your huffman_tests.py to check for 100% coverage.

• Any text files you use for testing.
– If you use a text file for testing, you’ll need to submit it so that your tests run on my end.

## CPE 202 Project 3b Huffman Decoding

Please read the entire document carefully! I would suggest reading the entire document before writing any code.

## 1 Introduction

For this project, you will implement a program to decode text that has been encoded using Huffman coding. This
project assume that the encoded file is in the format that was output from the previous part of the assignment.
For decoding, you will need to recreate the Huffman Tree that was used to determine the Huffman codes used for
encoding. The header in the input file contains the character frequency information that will be needed. After
reading in the frequency information, you will be able to use the same build_huffman_tree function that you
wrote for the encoding portion of the assignment.

Once the Huffman tree is recreated, you rill be able to traverse the tree using the encoded 0s and 1s from the input
file. The decoding process starts by beginning at the root node of the Huffman tree. A 0 will direct the navigation
to the left, while a 1 will direct the navigation to the right. When a leaf node is reached, the character stored in that
node is the decoded character that is added to the decoded output. Navigation of the Huffman tree is then restarted
at the root node, until all of the characters from the original file have been written.

## 2 Specification

In the same huffman.py file from the first part of the assignment, you will add the following:

You will implement a function call parse_header that takes as an argument a string (the first line of the file) and
returns a list of frequencies. The list of frequencies should be in the same format that count_frequencies returned
in the first part of the assignment, i.e., a list with 256 entries, indexed by the ASCII value of the characters.

## 2.2 Huffman Decoding

You will implement a function huffman_decode that takes as arguments two file names (for the input and output),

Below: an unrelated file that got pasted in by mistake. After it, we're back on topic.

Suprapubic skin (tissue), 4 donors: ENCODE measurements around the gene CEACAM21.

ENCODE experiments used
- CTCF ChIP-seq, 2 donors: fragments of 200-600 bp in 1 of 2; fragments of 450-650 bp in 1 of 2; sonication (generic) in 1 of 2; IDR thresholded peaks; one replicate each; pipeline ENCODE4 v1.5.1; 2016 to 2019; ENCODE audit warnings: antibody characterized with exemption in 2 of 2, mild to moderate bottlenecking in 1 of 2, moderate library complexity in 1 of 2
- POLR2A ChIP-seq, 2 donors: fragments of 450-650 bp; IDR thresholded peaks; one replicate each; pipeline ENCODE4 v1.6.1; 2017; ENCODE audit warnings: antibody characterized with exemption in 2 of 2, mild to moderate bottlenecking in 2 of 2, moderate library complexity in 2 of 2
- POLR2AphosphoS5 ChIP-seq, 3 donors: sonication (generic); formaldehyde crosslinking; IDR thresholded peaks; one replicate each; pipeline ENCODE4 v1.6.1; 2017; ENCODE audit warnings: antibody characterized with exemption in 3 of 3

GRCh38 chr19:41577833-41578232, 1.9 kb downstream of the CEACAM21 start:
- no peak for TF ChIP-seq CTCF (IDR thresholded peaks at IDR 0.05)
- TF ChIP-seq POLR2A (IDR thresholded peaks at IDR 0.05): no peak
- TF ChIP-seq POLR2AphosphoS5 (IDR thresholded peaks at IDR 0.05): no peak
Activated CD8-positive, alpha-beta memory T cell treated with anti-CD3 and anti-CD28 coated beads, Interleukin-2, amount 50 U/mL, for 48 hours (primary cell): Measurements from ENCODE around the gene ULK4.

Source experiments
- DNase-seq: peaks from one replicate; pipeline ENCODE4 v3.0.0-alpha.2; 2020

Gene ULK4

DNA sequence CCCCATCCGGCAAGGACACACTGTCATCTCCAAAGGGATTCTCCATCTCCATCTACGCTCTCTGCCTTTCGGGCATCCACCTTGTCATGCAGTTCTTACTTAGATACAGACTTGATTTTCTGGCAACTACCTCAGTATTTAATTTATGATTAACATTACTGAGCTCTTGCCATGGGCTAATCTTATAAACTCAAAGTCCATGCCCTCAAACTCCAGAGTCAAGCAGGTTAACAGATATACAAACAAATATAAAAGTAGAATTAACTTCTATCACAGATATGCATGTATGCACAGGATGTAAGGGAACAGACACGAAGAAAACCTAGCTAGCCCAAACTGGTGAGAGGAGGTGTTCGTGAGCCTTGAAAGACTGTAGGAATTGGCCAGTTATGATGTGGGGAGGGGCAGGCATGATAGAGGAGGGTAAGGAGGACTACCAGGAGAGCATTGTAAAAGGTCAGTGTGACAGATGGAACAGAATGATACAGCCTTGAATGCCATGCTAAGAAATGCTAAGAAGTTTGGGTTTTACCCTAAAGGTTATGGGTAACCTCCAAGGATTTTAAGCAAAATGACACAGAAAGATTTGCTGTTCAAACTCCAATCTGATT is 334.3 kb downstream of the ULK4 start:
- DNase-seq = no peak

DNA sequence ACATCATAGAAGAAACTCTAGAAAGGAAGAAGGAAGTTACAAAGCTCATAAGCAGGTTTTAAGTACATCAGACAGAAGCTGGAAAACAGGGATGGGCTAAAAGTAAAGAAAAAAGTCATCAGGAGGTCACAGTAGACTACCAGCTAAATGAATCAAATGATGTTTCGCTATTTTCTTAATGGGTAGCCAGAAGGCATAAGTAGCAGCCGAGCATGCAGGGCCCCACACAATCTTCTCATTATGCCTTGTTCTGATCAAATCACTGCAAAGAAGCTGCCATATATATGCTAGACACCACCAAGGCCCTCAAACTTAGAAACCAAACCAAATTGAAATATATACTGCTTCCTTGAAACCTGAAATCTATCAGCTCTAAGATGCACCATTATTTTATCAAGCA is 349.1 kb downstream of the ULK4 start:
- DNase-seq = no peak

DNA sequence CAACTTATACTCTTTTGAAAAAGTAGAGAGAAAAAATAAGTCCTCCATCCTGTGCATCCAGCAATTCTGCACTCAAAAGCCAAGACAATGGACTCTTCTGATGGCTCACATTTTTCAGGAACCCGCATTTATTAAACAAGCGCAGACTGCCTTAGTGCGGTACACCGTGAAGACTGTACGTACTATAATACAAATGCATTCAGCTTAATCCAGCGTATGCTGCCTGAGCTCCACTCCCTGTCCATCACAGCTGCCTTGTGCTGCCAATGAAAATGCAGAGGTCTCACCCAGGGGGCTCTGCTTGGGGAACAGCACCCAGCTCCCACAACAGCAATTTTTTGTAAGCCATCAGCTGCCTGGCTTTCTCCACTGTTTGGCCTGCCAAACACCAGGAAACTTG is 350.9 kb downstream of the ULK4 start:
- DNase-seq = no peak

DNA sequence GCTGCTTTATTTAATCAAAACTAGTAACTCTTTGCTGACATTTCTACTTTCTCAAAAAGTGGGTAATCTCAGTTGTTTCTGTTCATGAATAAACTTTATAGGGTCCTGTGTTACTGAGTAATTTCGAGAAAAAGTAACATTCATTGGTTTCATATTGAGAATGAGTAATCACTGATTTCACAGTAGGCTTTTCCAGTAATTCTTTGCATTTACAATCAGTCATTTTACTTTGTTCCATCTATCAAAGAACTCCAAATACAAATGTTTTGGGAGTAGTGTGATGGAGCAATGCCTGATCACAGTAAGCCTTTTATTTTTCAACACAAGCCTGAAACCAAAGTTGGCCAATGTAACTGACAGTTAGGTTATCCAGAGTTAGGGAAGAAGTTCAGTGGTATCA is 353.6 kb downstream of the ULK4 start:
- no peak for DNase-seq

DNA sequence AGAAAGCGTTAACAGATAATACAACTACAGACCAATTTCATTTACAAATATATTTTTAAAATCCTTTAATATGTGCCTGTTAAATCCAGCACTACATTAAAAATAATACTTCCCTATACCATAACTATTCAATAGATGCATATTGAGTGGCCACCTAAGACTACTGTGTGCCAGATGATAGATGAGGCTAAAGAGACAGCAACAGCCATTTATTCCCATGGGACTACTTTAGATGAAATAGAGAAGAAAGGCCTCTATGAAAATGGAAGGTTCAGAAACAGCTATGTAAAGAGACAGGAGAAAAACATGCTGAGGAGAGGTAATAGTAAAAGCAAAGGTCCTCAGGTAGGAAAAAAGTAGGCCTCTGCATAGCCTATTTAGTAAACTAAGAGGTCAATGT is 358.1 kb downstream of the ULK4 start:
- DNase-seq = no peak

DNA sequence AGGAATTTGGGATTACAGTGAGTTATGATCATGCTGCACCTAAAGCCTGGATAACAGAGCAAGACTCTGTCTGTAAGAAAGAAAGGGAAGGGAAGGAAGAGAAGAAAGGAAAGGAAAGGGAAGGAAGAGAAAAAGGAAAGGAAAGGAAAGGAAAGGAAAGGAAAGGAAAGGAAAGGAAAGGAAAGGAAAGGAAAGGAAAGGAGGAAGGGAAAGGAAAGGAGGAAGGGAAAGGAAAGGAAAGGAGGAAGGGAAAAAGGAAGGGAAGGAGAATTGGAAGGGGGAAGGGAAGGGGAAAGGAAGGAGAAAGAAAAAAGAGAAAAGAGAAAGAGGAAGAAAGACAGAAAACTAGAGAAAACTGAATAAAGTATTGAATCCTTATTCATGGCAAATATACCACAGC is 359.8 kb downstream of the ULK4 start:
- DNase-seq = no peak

decodes the input file, and stores the resulting decoded data in the output file.
This will be done by first building the Huffman tree (using functions you’ve already written), and now recreating
the original file one character at a time using the tree traversing method described above.

## 2.3 More Notes

You may find it useful to read a single line of text from a file. In Python, you can read just one line with
file.readline() which will return one line in the file.
For our purposes, recall that the first line will be the header and the second line will be all the 0s and 1s.
CPE 202 Project 3b — Huffman Decoding, Page 2 of 2

## 3 Testing

When testing, always consider edge cases like the following cases:
• If the input file consists only of some number of a single character, say “aaaaa”, what do you think the result
should look like? What is the “code” for the letter ‘a’?
• If the input file is empty (as in 0 bytes large), what should the result look like?
Now when we decode those files, how do we handle these cases? These will possibly require special cases in your
decoding code.

In your huffman_tests.py, you should leave all the tests you had for the previous part (they’re needed for 100%
coverage) and additionally add tests for the new functions that you’re writing.
There are sample tests provided on Canvas (huffman_decode_tests.py) that you can/should copy over into your
huffman_tests.py file.
Like the previous assignments, you are still required to achieve 100% test coverage. This means that every line of
code in your functions must be executed at some point in at least one of your tests.

As discussed in the syllabus, when I grade your code, you will ordinarily receive feedback regarding any tests that
fail, unless you do not have 100% test coverage. In the event you do not have 100% test coverage, the only feedback
you will receive is that you need to do more testing. I don’t want you using my grading script to do your testing in
the last day.

## 4 GitHub Submission

Push your finished code back to GitHub. Refer to Lab 0, as needed, to remember how to push your local code.
The files you need to have submitted are:
• ordered_list.py
– Your correct implementation of the OrderedList from Lab 4.
• huffman.py
– Contains the functions specified above, and any helper functions that you find necessary.
• huffman_tests.py

– Contains tests for all your functions specified by the assignment. These should run on any correct implementation of this project. As such, you should not include any tests for helper functions.
• huffman_helper_tests.py
– Optional file containing tests for all your helper functions. These tests will be used in conjunction with
your huffman_tests.py to check for 100% coverage.

• Any text files you use for testing.
– If you use a text file for testing, you’ll need to submit it so that your tests run on my end.